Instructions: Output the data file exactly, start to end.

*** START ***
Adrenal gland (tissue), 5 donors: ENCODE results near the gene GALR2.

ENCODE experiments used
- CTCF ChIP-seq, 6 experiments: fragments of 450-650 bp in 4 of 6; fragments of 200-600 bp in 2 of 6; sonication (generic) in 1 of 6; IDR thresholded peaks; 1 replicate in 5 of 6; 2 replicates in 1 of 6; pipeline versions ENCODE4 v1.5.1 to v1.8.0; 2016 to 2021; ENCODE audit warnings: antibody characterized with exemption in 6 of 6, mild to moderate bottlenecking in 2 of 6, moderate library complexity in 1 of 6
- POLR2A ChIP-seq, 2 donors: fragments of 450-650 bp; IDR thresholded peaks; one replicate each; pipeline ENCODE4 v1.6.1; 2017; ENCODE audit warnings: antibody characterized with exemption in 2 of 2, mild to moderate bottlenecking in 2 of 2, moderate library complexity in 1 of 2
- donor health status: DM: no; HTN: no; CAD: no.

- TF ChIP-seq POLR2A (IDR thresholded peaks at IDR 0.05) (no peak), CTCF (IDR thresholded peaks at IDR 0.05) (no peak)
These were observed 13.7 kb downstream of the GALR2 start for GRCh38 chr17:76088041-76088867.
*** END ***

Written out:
Adrenal gland (tissue), 5 donors: ENCODE results near the gene GALR2.

ENCODE experiments used
- CTCF ChIP-seq, 6 experiments: fragments of 450-650 bp in 4 of 6; fragments of 200-600 bp in 2 of 6; sonication (generic) in 1 of 6; IDR thresholded peaks; 1 replicate in 5 of 6; 2 replicates in 1 of 6; pipeline versions ENCODE4 v1.5.1 to v1.8.0; 2016 to 2021; ENCODE audit warnings: antibody characterized with exemption in 6 of 6, mild to moderate bottlenecking in 2 of 6, moderate library complexity in 1 of 6
- POLR2A ChIP-seq, 2 donors: fragments of 450-650 bp; IDR thresholded peaks; one replicate each; pipeline ENCODE4 v1.6.1; 2017; ENCODE audit warnings: antibody characterized with exemption in 2 of 2, mild to moderate bottlenecking in 2 of 2, moderate library complexity in 1 of 2
- donor health status: DM: no; HTN: no; CAD: no.

- TF ChIP-seq POLR2A (IDR thresholded peaks at IDR 0.05) (no peak), CTCF (IDR thresholded peaks at IDR 0.05) (no peak)
These were observed 13.7 kb downstream of the GALR2 start for GRCh38 chr17:76088041-76088867.